Inputs to constrained turbulence

The first step is to define the spatial information for the desired turbulence box and the related parameters for the turbulence generation technique. In this case we will use the default IEC 61400-1 Ed. 3 simulation procedures (Kaimal Spectrum with Exponential Coherence) instead of interpolating from the data. Note that, by default, PyConTurb will not interpolate profiles from data.

[7]:
y = np.linspace(-65, 65, 5)  # lateral components of turbulent grid
z = np.linspace(14, 134, 9)  # vertical components of turbulent grid
kwargs = {'u_ref': 10, 'turb_class': 'B', 'z_hub': 70,  # necessary keyword arguments for IEC turbulence
          'T': con_tc.get_T(), 'nt': con_tc.get_time().index.size}  # simulation length (s) and time step (s)
interp_data = 'none'  # use the default IEC 61400-1 profile instead of interpolating from contstraints

This function below generates the actual spatial data. It assumes we want all three turbulence components at each spatial location.

[8]:
spat_df = gen_spat_grid(y, z)  # create our spatial pandas dataframe. Columns are k, p_id x, y, and z.

A visualization of the simulation grid and constraining points:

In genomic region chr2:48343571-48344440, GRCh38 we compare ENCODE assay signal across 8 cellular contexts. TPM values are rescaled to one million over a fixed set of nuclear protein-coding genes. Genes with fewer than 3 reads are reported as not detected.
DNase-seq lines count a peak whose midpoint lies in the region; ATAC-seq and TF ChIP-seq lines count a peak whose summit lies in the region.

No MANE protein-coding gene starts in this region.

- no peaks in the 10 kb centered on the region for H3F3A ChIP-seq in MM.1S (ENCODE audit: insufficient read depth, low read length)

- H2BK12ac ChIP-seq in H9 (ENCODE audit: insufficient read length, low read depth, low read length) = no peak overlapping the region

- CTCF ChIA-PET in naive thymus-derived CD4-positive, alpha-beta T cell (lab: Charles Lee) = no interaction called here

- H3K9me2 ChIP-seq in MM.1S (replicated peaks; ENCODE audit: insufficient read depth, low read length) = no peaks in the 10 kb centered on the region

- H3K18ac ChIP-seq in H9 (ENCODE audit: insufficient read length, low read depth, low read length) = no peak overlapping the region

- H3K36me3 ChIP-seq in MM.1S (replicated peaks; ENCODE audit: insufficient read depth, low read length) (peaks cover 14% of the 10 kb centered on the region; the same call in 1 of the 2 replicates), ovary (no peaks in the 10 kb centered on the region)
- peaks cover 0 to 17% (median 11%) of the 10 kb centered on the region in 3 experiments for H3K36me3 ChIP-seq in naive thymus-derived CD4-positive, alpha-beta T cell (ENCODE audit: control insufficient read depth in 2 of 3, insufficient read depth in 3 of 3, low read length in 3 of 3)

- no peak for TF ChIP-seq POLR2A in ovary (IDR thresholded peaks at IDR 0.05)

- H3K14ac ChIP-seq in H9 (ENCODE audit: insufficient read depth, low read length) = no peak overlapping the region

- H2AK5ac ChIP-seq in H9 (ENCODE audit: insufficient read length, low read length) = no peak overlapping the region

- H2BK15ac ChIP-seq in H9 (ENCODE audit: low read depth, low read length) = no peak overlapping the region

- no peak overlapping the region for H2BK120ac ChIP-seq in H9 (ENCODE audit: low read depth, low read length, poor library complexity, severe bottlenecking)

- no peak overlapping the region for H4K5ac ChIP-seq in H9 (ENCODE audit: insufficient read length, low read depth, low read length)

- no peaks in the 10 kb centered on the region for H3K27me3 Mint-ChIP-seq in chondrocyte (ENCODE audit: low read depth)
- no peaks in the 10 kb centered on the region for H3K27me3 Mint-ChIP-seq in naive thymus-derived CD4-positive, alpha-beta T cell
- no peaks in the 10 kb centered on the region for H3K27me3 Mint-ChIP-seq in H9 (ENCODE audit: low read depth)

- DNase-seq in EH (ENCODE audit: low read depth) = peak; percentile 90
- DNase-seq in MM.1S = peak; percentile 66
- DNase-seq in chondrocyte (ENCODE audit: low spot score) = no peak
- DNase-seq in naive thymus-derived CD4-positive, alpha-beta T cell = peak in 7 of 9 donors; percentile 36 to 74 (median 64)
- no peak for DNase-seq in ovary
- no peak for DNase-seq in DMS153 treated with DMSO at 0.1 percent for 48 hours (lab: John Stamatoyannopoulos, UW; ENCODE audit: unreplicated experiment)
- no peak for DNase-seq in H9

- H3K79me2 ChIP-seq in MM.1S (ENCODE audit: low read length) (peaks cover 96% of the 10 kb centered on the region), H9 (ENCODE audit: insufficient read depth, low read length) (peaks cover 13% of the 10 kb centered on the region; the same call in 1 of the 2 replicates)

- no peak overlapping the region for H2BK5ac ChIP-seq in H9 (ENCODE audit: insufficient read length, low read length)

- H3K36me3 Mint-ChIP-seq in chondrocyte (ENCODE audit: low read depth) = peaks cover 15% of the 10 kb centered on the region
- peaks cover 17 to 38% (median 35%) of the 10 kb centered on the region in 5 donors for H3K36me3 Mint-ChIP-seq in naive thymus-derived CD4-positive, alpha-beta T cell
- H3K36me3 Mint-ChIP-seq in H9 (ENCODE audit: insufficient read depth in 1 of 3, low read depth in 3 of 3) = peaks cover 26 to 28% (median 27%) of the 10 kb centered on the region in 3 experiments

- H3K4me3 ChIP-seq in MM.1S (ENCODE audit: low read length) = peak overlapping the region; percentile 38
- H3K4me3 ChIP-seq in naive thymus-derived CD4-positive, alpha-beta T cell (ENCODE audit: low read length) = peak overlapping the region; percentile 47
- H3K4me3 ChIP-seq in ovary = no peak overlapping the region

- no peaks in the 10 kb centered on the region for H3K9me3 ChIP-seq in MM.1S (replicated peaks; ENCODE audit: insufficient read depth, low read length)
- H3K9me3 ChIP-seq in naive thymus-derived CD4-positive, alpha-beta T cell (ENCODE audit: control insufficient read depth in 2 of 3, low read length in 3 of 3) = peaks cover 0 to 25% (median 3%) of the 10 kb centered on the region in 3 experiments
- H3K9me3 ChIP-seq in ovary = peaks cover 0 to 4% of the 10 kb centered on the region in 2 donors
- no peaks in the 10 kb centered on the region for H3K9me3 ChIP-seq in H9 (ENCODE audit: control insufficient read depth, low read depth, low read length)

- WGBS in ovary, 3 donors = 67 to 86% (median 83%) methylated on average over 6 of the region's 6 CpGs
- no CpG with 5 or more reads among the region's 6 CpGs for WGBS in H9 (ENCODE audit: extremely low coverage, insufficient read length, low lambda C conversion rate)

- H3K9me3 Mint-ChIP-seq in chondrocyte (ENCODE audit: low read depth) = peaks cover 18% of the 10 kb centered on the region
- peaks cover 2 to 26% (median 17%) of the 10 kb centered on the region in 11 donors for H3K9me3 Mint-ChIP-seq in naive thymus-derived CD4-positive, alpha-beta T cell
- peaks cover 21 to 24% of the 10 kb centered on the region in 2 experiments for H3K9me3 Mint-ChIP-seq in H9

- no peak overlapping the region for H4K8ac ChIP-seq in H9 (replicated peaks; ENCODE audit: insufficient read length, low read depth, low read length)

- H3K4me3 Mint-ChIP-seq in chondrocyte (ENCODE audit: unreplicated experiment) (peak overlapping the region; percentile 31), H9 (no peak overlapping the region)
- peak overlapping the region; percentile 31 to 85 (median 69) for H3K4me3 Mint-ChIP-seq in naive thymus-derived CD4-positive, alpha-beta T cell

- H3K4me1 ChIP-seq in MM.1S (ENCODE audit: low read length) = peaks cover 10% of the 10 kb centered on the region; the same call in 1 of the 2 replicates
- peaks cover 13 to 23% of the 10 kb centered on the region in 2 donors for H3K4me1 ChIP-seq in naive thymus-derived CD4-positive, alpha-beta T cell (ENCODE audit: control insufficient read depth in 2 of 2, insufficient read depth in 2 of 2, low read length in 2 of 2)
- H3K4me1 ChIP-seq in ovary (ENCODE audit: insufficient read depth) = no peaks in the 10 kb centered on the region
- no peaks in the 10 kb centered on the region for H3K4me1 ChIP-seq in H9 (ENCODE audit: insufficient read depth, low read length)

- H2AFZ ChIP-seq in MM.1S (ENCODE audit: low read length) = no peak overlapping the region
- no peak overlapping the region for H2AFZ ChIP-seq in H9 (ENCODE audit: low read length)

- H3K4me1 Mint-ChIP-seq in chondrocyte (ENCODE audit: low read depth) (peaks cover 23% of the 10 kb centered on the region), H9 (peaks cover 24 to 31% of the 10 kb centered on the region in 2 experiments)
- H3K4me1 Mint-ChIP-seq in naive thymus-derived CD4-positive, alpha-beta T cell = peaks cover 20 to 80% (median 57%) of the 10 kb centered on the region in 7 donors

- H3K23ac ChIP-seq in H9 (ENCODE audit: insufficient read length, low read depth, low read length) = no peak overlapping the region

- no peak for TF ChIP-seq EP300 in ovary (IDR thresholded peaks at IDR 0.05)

[9]:
plt.scatter(spat_df.loc['y'], spat_df.loc['z'], label='sim. grid')
plt.plot(con_tc.iloc[2, :6], con_tc.iloc[3, :6], 'rX', label='constraint')
plt.axis('equal'); plt.legend(bbox_to_anchor=(1.05, 1), loc=2, borderaxespad=0.);
../_images/notebooks_3_constr_time_series_19_0.png

Generate constrained turbulence

We now pass our constraint object and other arguments into gen_turb as follows.

[10]:
sim_turb_df = gen_turb(spat_df, con_tc=con_tc, interp_data=interp_data, **kwargs)

As a sanity check, let’s compare a simulated point that is close to a constraint point. If we did this right, they should look similar to each other.

[11]:
# find the points close to where we want to look
yloc, zloc = 0, 14  # location we want to compare
isim = np.argmin((spat_df.loc['y'].values - yloc)**2+(spat_df.loc['z'].values - zloc)**2)
icon = np.argmin((con_tc.loc['y'].values - yloc)**2+(con_tc.loc['z'].values - zloc)**2)
t, usim, ucon = sim_turb_df.index, sim_turb_df.iloc[:, isim], con_tc.get_time().iloc[:, icon]
# plot the time series
plt.plot(t, usim, label='simulated')
plt.plot(t, ucon, 'r', label='constraint')
plt.legend();
../_images/notebooks_3_constr_time_series_23_0.png

Let’s also check out statistics of \(u\) by height:

[12]:
stats = sim_turb_df.filter(regex='u_', axis=1).describe().loc[['mean', 'std']]
# plot
plt.clf(); plt.subplot(1, 2, 1);
plt.scatter(stats.loc['mean'], spat_df.filter(regex='u_').loc['z'], label='Mean profile')
plt.legend()
plt.subplot(1, 2, 2)
plt.scatter(stats.loc['std'], spat_df.filter(regex='u_').loc['z'], label='Std dev')
plt.legend();
../_images/notebooks_3_constr_time_series_25_0.png

Note: The profile functions selected for the wind speed, turbulence standard deviation and power spectra affect whether you regenerate the constraining data if a simulation point is collocated. One option is to use the built-in profile functions that interpolates these profiles from your data (see related example in the documentation). Otherwise, you can define your own profile functions for custom interpolation.